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Reception Seating How-Tos

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If there’s anything we’ve learned it is that people at receptions and all other larger events like to know where they're sitting -- not only that, but also that the host took the time to choose where and who they should sit with. The Columbus Photo Booth Company loves the fact that we get to visit many different receptions and events - we have the most fun job ever! But we’ve come to learn that the best receptions are ones that are well thought out and property planned for (for the guests and the host!) 

We wanted to dig into the art and creative minds that are behind the seating charts. At Columbus Photo Booth Company we have seen the most interesting and unique ideas in the industry. Our very most favorite are the ones that are the most personalized. Like our photo strips, we always like to see the personal touches. We talk with your guests and hear what they love and don’t love. As it is the peak of wedding season we thought this blog very appropriate. We agree with our friends at TheKnot.com on their 5 List of How-To’s as it is alligned with what we hear your guests and fellow wedding planners say.


1. Start Early

Sure, it's fine to make last-minute changes, but try to get the chart mostly done at least a week before the big day.


2. Hit the Keys


Create a new spreadsheet. If you haven't already, insert a column into your guest list document categorizing all the invitees by relationship: bride's friend; bride's family; groom's friend; groom's family; bride's family friend; groom's family friend. This way, you'll be able to easily sort the list and break it down into more logical table assortments. Now you'll need to separate these lists into distinct tables.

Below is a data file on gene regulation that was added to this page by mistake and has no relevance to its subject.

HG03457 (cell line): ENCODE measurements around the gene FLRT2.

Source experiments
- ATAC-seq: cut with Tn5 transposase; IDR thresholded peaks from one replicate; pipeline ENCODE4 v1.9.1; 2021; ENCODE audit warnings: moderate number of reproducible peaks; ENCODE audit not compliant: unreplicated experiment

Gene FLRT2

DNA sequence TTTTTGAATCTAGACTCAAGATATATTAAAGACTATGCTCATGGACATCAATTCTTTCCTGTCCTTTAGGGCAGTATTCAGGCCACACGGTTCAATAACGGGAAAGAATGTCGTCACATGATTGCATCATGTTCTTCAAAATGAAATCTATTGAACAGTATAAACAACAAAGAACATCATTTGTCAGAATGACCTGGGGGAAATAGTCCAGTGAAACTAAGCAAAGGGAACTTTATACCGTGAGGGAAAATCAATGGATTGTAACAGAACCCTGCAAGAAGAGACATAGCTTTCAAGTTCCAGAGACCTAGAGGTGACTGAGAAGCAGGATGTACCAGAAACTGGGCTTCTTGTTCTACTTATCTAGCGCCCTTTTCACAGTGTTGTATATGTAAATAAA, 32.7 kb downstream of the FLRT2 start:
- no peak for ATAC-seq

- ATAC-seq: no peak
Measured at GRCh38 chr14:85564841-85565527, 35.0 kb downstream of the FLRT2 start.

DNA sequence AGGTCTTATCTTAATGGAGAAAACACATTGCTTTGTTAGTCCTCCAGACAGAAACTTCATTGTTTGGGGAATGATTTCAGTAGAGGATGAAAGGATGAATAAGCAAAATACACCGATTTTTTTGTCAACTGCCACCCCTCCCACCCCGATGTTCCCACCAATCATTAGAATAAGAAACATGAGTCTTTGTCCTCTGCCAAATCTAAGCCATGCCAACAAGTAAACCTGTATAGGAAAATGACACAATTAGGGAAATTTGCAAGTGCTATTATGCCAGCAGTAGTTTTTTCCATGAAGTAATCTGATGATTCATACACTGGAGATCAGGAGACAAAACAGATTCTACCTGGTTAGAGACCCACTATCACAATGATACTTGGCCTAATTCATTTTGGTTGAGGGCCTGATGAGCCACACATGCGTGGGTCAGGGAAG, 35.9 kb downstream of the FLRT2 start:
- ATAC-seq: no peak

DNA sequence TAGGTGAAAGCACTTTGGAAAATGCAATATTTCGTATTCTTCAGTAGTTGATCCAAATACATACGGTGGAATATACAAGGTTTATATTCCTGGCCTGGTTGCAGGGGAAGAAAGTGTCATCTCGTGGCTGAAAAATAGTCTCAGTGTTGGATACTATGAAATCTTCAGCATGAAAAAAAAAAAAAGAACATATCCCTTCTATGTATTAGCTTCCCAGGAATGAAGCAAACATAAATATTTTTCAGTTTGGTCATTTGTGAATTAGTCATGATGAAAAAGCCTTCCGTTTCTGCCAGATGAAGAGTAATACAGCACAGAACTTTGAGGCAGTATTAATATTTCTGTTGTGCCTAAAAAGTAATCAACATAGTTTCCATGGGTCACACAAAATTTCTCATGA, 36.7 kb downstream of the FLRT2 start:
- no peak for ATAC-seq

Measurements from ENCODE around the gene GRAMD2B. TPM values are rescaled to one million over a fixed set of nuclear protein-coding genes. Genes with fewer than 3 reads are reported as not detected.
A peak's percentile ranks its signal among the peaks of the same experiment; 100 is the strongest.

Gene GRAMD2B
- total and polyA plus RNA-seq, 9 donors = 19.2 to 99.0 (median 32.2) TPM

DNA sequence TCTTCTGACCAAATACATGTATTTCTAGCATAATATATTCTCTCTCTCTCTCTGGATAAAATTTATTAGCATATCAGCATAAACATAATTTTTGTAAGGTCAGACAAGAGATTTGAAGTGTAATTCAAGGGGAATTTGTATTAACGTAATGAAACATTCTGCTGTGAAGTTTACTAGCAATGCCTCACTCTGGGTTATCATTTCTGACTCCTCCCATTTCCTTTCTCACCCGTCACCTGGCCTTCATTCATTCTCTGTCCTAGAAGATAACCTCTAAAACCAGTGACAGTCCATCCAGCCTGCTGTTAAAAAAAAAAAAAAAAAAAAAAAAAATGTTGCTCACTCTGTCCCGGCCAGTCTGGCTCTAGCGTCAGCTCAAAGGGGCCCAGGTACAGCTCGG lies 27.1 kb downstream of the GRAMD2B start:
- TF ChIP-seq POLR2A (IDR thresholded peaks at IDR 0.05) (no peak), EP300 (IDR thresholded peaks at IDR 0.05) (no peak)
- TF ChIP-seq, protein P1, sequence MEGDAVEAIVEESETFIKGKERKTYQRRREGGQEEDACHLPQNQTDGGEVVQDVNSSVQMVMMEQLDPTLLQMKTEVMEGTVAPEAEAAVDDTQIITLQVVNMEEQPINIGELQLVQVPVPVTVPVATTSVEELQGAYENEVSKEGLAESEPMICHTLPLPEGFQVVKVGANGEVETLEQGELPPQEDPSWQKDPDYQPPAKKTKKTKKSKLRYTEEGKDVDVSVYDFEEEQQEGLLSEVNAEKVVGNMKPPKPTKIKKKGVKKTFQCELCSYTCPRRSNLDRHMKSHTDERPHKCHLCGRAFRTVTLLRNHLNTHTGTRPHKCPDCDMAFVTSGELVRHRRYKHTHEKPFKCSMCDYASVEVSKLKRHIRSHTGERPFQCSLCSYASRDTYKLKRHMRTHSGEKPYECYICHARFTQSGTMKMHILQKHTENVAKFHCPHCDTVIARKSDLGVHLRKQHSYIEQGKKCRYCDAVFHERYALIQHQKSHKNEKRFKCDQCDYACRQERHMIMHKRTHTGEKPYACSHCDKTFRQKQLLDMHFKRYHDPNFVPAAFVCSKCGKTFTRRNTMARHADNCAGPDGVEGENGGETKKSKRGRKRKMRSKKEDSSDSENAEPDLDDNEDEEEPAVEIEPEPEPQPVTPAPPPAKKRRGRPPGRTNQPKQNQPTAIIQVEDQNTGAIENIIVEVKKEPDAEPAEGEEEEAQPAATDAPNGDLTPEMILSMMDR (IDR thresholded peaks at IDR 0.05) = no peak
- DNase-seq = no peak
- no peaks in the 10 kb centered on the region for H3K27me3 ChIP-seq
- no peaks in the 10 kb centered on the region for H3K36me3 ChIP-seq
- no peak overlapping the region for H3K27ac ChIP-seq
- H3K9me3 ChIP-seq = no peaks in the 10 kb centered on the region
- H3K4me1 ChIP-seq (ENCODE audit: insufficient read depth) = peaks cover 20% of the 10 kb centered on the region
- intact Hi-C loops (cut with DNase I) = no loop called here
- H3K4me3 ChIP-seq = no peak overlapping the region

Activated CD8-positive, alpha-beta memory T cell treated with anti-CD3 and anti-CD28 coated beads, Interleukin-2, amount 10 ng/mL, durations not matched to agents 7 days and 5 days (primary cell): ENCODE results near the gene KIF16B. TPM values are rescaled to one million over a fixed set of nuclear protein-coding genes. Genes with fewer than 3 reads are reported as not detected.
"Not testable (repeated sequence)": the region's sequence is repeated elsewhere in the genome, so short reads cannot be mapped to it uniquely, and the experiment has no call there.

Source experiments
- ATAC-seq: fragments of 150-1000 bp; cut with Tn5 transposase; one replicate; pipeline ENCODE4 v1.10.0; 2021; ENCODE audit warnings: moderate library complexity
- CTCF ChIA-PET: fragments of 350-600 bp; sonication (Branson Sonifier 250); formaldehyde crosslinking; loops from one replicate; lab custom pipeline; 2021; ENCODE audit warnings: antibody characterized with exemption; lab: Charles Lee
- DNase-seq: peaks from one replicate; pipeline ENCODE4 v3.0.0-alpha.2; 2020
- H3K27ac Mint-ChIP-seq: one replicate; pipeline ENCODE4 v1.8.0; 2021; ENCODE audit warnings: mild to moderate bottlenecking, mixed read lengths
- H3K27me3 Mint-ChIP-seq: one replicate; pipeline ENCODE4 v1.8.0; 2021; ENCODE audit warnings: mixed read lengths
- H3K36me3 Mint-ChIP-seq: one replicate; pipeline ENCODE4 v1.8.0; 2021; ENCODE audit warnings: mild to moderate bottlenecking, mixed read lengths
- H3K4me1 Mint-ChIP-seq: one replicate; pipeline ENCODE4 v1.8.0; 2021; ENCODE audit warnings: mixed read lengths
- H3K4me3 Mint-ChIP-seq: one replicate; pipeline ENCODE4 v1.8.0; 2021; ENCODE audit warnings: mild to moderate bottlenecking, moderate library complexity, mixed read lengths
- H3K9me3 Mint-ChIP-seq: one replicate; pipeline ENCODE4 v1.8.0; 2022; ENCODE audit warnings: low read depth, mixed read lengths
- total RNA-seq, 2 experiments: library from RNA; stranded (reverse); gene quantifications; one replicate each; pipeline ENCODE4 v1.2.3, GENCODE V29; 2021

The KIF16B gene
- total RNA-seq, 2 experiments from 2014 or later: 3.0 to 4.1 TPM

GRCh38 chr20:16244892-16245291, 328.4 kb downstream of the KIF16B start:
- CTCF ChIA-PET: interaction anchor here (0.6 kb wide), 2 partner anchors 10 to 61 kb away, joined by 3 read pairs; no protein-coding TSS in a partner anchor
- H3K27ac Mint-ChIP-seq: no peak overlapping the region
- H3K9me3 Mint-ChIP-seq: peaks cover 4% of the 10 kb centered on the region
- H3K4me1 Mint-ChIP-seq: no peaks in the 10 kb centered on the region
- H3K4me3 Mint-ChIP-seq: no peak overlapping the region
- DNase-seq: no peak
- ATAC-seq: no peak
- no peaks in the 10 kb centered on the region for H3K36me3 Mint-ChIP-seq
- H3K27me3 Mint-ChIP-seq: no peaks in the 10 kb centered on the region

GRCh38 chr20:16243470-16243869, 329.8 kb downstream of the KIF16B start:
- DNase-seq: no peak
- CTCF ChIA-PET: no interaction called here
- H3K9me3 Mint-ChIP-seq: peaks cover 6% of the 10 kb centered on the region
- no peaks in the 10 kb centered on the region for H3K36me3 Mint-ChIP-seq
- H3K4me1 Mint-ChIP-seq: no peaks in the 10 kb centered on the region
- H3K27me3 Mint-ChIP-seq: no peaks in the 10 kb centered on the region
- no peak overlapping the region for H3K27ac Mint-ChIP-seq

3. Create a Paper Trail


If you're feeling more low-tech, draw circles (for tables) on a big sheet of paper and write names inside them (make sure you know how many people can comfortably be seated at each). Or you could write every guest's name on a post-it to place accordingly.


4. Head Up the Head Table


A traditional head table is not round, but long and straight, and it is generally set up along a wall, on risers, facing all the other reception tables. It may even have two tiers if your wedding party is large. Usually the bride and groom sit smack-dab in the middle (where everyone can see them). Decide to seat this way, or plan a sweetheart table for a little one-on-one time.


5. Switch Things Up


But you don't have to do it that way. All the maids can sit on the bride's side, all the groomsmen on the groom's. Or maybe you're not into being on display, or you don't want your wedding party to feel isolated from other guests. Let your wedding party sit at a round reception table or two with each other and/or with their dates/significant others, and have the head table be a sweetheart table for the two of you. (How romantic!) Another option -- you two sit with your parents and let that be the head table, with the wedding party at their own tables